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New treatments for neuromuscular disease: Optimism and obstacles

Professor of Experimental Myology, Institute of Human Genetics, University of Newcastle, Newcastle upon Tyne, UK.
Neurotherapeutics (Impact Factor: 3.88). 11/2008; 5(4):497-8. DOI: 10.1016/j.nurt.2008.08.010
Source: PubMed
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    ABSTRACT: To obtain evidence for the clinical and cost-effectiveness of treatments for patients with rare diseases is a challenge. Non-dystrophic myotonia (NDM) is a group of inherited, rare muscle diseases characterized by muscle stiffness. The reimbursement of mexiletine, the expert opinion drug for NDM, has been discontinued in some countries due to a lack of independent randomized controlled trials (RCTs). It remains unclear however, which concessions can be accepted towards the level 1 evidence needed for coverage decisions, in rare diseases. Considering the large number of rare diseases with a lack of treatment evidence, more experience with innovative trial designs is needed. Both NDM and mexiletine are well suited for an N-of-1 trial design. A Bayesian approach allows for the combination of N-of-1 trials, which enables the assessment of outcomes on the patient and group level simultaneously. We will combine 30 individual, double-blind, randomized, placebo-controlled N-of-1 trials of mexiletine (600 mg daily) vs. placebo in genetically confirmed NDM patients using hierarchical Bayesian modeling. Our results will be compared and combined with the main results of an international cross-over RCT (mexiletine vs. placebo in NDM) published in 2012 that will be used as an informative prior. Similar criteria of eligibility, treatment regimen, end-points and measurement instruments are employed as used in the international cross-over RCT. The treatment of patients with NDM with mexiletine offers a unique opportunity to compare outcomes and efficiency of novel N-of-1 trial-based designs and conventional approaches in producing evidence of clinical and cost-effectiveness of treatments for patients with rare diseases. ClinicalTrials.gov Identifier: NCT02045667.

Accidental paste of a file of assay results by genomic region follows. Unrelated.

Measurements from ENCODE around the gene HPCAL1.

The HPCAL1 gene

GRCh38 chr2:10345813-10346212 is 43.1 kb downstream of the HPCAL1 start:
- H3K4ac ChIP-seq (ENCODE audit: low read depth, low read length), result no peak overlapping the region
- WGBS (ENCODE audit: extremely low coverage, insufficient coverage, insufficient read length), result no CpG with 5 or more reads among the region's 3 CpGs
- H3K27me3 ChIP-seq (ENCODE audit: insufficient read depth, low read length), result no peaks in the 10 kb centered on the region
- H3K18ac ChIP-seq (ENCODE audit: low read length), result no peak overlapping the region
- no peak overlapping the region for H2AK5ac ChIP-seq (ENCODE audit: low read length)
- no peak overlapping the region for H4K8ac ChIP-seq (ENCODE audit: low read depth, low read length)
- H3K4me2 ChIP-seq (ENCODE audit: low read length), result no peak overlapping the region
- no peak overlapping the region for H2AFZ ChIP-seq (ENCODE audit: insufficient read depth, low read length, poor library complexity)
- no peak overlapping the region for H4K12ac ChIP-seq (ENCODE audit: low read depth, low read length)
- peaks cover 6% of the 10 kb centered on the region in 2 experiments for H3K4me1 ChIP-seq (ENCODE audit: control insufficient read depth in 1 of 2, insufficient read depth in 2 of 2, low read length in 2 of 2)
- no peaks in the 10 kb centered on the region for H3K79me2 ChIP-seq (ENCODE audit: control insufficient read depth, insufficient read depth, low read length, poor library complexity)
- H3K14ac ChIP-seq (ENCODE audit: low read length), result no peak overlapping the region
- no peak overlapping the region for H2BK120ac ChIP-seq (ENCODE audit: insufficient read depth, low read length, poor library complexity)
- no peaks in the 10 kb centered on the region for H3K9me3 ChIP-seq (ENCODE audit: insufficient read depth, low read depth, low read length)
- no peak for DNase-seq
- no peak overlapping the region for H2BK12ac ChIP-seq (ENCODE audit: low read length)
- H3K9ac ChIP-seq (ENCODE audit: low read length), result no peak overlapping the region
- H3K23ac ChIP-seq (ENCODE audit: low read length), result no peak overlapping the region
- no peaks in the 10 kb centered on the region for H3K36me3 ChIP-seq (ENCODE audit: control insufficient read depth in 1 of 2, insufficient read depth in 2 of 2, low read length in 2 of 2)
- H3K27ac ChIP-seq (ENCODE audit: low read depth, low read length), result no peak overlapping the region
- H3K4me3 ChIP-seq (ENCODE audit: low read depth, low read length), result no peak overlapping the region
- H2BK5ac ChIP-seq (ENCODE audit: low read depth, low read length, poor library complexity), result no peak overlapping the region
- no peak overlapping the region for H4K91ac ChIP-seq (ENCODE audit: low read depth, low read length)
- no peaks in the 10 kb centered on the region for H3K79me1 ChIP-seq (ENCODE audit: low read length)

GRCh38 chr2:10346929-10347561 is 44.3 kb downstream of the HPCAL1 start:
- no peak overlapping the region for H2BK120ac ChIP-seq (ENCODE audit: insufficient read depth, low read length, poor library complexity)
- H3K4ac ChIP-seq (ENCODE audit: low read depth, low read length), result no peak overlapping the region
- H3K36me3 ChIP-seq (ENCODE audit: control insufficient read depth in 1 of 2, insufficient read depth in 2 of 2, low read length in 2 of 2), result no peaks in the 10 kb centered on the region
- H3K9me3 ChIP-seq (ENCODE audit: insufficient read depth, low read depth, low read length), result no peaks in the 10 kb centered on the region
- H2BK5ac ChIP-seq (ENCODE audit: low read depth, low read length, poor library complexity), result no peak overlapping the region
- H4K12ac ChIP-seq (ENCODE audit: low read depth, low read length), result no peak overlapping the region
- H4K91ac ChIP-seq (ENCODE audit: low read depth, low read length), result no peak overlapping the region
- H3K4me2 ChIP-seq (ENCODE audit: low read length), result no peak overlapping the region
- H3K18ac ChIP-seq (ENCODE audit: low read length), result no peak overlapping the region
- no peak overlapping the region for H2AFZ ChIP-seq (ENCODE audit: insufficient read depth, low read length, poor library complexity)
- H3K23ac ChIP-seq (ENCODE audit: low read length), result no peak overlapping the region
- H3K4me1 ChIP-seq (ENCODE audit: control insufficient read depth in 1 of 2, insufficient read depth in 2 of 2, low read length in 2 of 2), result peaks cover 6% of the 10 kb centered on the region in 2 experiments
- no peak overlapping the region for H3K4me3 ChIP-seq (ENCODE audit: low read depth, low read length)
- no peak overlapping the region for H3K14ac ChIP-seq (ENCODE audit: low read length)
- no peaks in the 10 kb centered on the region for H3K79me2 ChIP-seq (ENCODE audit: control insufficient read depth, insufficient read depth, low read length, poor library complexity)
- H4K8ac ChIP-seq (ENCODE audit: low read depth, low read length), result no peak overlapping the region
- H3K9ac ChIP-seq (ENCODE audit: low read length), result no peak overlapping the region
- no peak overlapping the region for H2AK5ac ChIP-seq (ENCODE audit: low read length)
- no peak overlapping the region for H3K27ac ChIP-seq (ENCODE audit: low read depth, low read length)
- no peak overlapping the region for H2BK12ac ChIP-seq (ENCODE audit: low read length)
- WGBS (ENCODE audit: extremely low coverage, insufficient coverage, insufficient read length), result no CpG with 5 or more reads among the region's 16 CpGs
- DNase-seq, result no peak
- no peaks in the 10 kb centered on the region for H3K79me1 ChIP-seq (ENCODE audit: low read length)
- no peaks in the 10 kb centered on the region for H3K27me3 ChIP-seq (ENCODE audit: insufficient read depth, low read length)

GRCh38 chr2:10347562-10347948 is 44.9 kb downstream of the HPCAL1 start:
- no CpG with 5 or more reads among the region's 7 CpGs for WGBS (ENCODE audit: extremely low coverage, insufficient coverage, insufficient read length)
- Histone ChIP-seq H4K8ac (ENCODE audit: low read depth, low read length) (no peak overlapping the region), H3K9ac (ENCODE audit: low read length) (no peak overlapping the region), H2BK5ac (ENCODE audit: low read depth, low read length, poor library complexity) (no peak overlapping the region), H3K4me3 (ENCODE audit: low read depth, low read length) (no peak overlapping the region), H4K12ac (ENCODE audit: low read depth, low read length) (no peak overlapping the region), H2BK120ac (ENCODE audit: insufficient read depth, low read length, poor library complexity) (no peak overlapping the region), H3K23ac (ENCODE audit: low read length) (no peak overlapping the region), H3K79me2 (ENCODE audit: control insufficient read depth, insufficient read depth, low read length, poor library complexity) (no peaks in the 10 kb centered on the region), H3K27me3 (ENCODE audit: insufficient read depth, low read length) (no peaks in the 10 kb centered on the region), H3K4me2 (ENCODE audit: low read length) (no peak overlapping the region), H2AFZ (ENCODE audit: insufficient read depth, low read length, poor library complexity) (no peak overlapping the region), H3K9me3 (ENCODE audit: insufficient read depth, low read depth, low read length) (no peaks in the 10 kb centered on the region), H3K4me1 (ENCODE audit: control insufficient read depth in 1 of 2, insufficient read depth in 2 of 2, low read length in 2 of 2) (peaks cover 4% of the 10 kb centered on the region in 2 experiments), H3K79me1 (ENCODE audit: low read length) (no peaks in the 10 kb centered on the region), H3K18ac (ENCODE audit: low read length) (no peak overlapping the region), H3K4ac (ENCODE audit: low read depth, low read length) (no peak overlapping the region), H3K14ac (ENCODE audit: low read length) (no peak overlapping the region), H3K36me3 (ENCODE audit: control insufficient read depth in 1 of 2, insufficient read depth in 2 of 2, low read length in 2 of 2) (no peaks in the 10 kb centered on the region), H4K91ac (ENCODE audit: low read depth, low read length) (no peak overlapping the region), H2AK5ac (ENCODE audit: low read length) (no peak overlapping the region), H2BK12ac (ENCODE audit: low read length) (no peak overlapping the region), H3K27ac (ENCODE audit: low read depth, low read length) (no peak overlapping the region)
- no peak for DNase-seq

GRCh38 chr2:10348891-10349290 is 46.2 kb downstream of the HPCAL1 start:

BMC Neurology 03/2015; 15(1):43. DOI:10.1186/s12883-015-0294-4 · 2.49 Impact Factor

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